Marco Mazzoni was born in 1982 in Tortona, Italy, and is currently based in Milan. In 2007, he received a bachelor’s degree in painting from Brera Art Academy in Milan. Mazzoni holds a strong interest in the medicinal properties of plants and the female herbalists of 16th – 18th Century Sardinia, who conserved their culture through oral traditions. His work has been exhibited in galleries throughout Europe and the United States.
Mazzoni weaves a world based on Italian folklore of mystical women who seduce, bewitch, curse and cure. His work is a homage to the hidden craft and history of healing women and every drawing is infused with metaphors that tell their story. From flora and foliage that is either curative or hypnotic, butterflies and birds that drink the energising and nourishing nectar to the circular compositions alluding to the cyclical nature of life and finally the semi – hidden faces hinting at the enforced obscurity of women obliged by prevailing religious beliefs to conceal their knowledge, power and practice.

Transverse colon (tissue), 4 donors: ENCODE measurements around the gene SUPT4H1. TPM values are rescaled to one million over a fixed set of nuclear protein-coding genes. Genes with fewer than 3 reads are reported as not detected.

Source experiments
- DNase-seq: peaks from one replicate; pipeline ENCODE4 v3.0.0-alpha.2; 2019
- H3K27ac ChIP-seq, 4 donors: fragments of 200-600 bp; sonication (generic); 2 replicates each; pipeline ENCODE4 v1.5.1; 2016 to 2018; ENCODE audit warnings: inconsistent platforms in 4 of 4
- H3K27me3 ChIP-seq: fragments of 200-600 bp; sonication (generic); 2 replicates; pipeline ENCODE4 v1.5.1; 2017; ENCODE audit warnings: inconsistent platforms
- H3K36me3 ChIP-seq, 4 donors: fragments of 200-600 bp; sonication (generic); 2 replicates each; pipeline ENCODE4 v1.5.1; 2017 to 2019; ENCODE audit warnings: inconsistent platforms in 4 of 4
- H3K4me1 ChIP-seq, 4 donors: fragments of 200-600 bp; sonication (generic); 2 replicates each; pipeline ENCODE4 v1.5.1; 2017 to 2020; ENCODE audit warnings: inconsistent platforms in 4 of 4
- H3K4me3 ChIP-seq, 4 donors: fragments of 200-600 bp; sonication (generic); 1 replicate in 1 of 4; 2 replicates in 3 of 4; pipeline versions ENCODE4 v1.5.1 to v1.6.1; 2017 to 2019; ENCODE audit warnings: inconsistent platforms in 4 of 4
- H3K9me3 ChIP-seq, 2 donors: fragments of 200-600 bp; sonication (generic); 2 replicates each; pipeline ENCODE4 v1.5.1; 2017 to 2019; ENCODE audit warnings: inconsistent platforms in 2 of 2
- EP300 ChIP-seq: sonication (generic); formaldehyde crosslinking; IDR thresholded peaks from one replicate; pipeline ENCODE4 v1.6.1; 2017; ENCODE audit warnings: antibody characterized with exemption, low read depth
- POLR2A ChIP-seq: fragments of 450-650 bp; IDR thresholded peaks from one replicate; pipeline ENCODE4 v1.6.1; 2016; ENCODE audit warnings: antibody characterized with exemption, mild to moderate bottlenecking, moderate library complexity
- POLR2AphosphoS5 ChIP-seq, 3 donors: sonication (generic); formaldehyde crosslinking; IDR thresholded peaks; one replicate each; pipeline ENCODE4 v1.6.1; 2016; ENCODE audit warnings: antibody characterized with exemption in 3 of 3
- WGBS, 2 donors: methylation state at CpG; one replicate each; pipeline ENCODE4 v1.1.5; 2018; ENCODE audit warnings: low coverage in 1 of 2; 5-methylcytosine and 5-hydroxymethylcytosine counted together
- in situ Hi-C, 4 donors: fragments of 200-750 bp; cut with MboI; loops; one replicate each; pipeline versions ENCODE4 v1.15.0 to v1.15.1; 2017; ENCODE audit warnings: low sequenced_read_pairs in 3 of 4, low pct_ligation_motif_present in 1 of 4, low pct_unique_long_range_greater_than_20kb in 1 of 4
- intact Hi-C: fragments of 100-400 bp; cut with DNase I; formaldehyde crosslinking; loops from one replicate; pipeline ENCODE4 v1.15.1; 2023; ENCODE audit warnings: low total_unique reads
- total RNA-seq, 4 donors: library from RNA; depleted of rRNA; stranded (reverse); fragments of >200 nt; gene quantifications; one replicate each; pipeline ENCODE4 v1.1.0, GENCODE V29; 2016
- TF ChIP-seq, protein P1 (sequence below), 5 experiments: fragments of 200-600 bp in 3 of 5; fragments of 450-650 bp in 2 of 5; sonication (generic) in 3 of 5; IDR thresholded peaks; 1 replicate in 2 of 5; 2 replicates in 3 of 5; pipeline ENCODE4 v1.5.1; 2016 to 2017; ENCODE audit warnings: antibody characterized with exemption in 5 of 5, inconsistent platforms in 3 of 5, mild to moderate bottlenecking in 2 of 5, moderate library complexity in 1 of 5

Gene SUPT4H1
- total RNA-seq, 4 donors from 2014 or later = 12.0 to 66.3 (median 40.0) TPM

“Sardinian tales have been handed down by word of mouth, I could tell you about some of the protagonists, like the Accabadoras or the Cogas, but the thread that ties all these stories is the “woman”. I could tell you about my point of view to understand what I mean: if i read a book like “Dracula” I see the history of the right male that saves the easily conditioned woman: a lot of the stories of the witches in Italy are like Dracula. I think, with books or stories in history, the men needed to stop the real importance that women have had with their knowledge of plants and nature.” – Marco Mazzoni (Juxtapoz Magazine)